Summary: The patent troll “seems to be trying to do Microsoft a favor by painting Linux vendors as… well… thieves,” argues Groklaw, which parsed the court proceedings of IP Innovation vs Red Hat and Novell
THE PATENT troll known as Acacia operates under an even larger umbrella (“IP Innovation”) and it is operated by some former Microsoft staff, having been paid by Microsoft in recent years (on several occasions in fact). In some ways, Acacia is like another SCO and we’ve just found an interesting observation from Groklaw, which went through a lot of filings:
The plaintiffs’ opening statement, by Arthur A. Gasey of the firm Niro Scavone Haller & Niro, offended me, as he made remarks that were pejorative about Linux, seeming to imply that Open Source software is pirated. And I was puzzled why he would mention Windows, when there is no established connection between Microsoft and these plaintiffs. But he does. For example, here’s a brief whiff…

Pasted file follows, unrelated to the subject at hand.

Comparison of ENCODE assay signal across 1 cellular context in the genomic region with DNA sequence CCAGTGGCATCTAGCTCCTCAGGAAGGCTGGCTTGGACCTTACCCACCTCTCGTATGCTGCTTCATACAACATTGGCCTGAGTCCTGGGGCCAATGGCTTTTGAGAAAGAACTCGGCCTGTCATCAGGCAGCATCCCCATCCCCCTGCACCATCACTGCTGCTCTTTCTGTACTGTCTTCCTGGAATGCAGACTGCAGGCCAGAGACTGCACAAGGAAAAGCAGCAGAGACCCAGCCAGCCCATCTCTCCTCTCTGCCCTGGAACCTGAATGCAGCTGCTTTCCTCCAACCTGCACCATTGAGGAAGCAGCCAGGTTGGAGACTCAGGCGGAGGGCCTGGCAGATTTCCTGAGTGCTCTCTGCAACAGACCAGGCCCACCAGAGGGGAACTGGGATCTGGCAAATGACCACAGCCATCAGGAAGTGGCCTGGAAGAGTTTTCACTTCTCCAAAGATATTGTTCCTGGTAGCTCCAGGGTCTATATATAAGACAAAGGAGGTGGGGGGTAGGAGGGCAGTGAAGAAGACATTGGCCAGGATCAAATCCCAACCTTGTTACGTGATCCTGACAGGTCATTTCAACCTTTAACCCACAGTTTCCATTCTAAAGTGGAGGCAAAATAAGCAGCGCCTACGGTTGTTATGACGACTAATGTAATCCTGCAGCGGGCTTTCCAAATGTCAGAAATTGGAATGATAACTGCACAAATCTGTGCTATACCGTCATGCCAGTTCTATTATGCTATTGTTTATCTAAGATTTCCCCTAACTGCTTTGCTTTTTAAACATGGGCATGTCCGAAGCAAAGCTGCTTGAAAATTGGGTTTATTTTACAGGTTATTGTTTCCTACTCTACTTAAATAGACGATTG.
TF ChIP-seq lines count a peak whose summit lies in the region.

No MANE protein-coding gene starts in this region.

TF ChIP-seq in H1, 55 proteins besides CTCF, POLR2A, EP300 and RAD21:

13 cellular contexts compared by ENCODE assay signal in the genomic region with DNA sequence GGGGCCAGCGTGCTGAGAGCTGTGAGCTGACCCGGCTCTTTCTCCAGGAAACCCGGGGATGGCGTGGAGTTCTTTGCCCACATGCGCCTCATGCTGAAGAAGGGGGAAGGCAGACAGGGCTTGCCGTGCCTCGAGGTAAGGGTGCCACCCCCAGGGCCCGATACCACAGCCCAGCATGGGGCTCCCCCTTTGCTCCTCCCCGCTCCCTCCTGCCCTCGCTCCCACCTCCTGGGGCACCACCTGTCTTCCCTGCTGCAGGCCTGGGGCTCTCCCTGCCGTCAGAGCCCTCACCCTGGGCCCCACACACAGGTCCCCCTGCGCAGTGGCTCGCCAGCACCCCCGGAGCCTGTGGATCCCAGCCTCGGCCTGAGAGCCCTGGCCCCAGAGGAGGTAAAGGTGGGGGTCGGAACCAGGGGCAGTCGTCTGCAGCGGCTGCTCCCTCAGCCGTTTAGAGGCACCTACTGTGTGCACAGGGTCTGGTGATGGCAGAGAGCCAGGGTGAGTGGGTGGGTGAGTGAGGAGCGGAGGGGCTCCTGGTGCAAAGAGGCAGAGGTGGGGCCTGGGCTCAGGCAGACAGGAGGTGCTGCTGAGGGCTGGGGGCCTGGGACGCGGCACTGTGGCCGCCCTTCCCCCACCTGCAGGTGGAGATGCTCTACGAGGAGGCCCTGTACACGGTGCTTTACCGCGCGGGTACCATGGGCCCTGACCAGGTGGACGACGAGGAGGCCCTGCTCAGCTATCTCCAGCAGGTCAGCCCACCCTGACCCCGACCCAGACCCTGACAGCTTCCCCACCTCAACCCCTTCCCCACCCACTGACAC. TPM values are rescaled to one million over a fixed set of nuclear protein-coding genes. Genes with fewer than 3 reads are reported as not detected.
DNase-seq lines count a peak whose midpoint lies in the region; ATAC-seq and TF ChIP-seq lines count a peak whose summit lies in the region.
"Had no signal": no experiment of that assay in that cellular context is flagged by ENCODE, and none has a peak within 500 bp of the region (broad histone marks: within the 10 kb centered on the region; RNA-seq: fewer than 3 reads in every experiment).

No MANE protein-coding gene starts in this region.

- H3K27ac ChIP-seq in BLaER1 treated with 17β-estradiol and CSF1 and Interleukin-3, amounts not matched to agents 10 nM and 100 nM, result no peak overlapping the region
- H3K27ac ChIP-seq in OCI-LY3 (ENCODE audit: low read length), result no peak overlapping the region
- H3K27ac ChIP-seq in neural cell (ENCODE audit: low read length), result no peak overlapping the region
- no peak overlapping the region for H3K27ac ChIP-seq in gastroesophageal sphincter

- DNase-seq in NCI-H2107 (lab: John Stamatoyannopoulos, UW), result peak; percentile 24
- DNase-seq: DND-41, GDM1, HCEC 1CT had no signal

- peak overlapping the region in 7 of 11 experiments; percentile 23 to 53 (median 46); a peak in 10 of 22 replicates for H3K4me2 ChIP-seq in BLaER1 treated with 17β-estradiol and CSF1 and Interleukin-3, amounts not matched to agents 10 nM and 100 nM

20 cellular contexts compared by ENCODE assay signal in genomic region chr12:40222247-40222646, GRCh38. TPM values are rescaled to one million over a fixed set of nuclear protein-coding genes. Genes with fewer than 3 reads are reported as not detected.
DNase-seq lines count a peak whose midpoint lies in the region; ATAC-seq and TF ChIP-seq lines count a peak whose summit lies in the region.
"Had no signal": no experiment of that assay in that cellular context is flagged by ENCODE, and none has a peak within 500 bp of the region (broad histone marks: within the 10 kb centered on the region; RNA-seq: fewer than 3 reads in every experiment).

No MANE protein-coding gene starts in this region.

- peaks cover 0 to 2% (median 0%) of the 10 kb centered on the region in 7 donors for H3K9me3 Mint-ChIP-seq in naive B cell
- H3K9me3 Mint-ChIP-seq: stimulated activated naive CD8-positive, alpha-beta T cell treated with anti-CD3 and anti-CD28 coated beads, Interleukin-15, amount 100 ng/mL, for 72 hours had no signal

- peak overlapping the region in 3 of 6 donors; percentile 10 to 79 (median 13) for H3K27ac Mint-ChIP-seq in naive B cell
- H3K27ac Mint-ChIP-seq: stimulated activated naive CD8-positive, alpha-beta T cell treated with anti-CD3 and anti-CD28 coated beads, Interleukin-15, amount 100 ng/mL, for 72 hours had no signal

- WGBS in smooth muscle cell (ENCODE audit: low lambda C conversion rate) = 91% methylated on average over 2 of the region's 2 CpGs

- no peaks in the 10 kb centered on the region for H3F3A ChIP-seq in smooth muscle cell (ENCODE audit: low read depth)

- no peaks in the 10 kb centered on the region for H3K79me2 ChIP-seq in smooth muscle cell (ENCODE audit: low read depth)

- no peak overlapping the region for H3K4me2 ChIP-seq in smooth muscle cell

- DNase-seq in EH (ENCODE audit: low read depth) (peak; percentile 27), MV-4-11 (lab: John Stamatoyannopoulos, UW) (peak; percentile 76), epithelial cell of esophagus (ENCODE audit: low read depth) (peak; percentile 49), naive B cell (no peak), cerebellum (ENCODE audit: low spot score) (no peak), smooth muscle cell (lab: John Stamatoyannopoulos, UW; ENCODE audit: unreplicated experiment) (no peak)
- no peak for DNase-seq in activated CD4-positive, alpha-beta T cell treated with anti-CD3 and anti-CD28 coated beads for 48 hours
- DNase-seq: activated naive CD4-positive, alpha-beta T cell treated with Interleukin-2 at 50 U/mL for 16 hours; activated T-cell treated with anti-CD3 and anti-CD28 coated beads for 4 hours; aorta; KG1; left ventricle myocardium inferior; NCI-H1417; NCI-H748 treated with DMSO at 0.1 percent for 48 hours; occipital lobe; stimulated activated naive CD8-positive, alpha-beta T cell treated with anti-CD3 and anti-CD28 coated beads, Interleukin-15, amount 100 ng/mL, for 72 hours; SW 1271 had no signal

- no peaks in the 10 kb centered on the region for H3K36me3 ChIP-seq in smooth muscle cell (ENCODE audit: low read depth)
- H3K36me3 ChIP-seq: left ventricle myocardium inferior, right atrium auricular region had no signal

The jury ruled otherwise, but did you get the feeling that this guy misunderstands Linux? And that he seems to be trying to do Microsoft a favor by painting Linux vendors as… well… thieves? He is stressing how significant it is to have 4 desktops, because they get more money if the feature they claim is infringed is the reason you want the product. Of course, that is the last thing you need in a server, and most of Red Hat and Novell’s money comes from servers, so it sort of makes no sense, his little speech.
A lot more interesting stuff is in there. Thanks to Pamela Jones for all the good work she has done on this post. Acacia helps show the distortion of the patent system, where non-practicing entities and monopolies (along with their lawyers) take all the money and power, thus leaving the market with a lot less value. █